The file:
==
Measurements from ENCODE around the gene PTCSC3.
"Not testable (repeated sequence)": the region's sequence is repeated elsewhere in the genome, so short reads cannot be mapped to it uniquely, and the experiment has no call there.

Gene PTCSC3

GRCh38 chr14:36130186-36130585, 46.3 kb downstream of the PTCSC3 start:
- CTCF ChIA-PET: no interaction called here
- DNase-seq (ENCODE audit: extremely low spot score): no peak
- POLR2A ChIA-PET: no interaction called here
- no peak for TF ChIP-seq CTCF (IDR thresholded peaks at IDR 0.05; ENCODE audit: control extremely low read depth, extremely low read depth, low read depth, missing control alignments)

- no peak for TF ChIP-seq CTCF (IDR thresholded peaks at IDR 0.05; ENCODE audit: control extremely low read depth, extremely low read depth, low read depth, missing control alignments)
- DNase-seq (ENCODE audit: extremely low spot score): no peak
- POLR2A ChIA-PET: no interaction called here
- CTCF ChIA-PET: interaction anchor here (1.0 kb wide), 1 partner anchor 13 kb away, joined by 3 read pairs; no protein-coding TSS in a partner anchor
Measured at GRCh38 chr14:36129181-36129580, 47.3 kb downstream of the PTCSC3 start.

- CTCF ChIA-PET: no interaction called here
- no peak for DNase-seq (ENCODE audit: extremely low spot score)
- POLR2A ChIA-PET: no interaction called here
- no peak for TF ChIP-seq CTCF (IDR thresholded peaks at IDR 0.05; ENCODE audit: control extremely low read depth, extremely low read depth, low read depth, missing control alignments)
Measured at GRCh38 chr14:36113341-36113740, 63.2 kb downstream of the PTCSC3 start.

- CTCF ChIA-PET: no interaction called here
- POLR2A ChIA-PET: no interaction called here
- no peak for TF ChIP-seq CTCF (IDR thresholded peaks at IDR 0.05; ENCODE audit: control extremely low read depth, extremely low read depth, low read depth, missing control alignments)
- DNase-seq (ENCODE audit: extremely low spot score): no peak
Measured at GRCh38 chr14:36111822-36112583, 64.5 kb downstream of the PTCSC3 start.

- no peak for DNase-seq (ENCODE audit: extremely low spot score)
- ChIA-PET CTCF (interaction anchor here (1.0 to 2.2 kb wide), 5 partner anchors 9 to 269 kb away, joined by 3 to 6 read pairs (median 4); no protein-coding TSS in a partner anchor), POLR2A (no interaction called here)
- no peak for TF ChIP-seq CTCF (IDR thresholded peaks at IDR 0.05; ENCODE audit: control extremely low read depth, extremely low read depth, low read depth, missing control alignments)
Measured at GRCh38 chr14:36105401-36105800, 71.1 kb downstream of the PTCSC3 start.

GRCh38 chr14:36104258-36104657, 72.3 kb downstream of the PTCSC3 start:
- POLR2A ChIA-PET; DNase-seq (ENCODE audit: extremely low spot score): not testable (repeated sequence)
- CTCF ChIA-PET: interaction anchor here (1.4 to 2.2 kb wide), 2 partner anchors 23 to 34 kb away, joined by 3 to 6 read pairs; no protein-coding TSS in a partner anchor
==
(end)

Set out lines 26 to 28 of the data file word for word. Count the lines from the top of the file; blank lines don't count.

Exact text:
- no peak for TF ChIP-seq CTCF (IDR thresholded peaks at IDR 0.05; ENCODE audit: control extremely low read depth, extremely low read depth, low read depth, missing control alignments)
Measured at GRCh38 chr14:36105401-36105800, 71.1 kb downstream of the PTCSC3 start.

GRCh38 chr14:36104258-36104657, 72.3 kb downstream of the PTCSC3 start: